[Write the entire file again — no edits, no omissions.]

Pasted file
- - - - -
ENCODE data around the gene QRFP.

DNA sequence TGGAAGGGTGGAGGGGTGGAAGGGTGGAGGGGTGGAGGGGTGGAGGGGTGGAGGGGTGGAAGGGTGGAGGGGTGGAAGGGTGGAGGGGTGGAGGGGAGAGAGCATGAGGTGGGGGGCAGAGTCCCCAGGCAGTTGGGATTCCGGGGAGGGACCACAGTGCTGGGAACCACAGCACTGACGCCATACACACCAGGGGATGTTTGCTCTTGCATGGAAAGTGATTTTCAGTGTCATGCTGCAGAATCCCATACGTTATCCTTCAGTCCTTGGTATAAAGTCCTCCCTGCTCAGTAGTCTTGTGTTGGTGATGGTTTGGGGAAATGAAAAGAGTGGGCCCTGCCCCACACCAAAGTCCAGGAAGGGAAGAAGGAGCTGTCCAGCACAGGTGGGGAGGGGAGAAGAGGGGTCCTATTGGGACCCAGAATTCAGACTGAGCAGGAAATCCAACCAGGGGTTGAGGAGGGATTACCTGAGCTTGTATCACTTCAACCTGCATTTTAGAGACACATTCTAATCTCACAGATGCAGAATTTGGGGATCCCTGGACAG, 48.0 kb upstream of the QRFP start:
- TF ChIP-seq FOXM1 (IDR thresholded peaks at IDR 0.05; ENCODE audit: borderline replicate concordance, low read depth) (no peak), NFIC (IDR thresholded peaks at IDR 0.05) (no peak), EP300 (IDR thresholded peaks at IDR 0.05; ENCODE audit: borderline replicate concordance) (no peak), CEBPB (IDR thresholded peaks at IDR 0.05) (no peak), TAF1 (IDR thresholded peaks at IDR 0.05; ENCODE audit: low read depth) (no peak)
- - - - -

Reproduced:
ENCODE data around the gene QRFP.

DNA sequence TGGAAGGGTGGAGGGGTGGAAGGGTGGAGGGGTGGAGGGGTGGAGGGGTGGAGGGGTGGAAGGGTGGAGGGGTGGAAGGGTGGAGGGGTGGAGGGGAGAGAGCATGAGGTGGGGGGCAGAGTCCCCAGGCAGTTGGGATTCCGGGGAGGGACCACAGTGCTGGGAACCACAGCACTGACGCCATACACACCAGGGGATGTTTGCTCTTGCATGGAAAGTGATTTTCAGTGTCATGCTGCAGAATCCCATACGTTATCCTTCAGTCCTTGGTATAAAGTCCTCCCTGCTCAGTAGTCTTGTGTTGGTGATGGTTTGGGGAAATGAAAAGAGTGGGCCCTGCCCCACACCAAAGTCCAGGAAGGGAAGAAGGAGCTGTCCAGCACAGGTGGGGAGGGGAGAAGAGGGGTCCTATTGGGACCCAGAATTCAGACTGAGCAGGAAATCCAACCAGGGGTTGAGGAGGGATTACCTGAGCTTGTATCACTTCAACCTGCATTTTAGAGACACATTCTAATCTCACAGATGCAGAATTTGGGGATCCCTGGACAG, 48.0 kb upstream of the QRFP start:
- TF ChIP-seq FOXM1 (IDR thresholded peaks at IDR 0.05; ENCODE audit: borderline replicate concordance, low read depth) (no peak), NFIC (IDR thresholded peaks at IDR 0.05) (no peak), EP300 (IDR thresholded peaks at IDR 0.05; ENCODE audit: borderline replicate concordance) (no peak), CEBPB (IDR thresholded peaks at IDR 0.05) (no peak), TAF1 (IDR thresholded peaks at IDR 0.05; ENCODE audit: low read depth) (no peak)